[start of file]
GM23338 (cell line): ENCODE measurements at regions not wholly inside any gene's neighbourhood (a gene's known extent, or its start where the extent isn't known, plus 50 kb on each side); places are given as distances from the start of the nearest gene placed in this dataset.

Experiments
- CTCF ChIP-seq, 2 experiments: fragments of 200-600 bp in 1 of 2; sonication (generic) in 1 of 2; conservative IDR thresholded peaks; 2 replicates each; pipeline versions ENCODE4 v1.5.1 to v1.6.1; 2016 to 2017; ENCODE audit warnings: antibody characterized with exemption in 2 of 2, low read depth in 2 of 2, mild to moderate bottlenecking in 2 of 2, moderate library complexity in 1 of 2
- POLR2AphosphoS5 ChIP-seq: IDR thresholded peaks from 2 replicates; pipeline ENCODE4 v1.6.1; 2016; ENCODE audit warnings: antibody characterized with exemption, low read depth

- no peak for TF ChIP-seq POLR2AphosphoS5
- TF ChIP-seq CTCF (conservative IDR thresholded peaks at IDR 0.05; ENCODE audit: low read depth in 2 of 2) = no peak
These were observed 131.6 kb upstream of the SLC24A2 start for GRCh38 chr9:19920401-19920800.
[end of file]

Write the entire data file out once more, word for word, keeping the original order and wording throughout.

GM23338 (cell line): ENCODE measurements at regions not wholly inside any gene's neighbourhood (a gene's known extent, or its start where the extent isn't known, plus 50 kb on each side); places are given as distances from the start of the nearest gene placed in this dataset.

Experiments
- CTCF ChIP-seq, 2 experiments: fragments of 200-600 bp in 1 of 2; sonication (generic) in 1 of 2; conservative IDR thresholded peaks; 2 replicates each; pipeline versions ENCODE4 v1.5.1 to v1.6.1; 2016 to 2017; ENCODE audit warnings: antibody characterized with exemption in 2 of 2, low read depth in 2 of 2, mild to moderate bottlenecking in 2 of 2, moderate library complexity in 1 of 2
- POLR2AphosphoS5 ChIP-seq: IDR thresholded peaks from 2 replicates; pipeline ENCODE4 v1.6.1; 2016; ENCODE audit warnings: antibody characterized with exemption, low read depth

- no peak for TF ChIP-seq POLR2AphosphoS5
- TF ChIP-seq CTCF (conservative IDR thresholded peaks at IDR 0.05; ENCODE audit: low read depth in 2 of 2) = no peak
These were observed 131.6 kb upstream of the SLC24A2 start for GRCh38 chr9:19920401-19920800.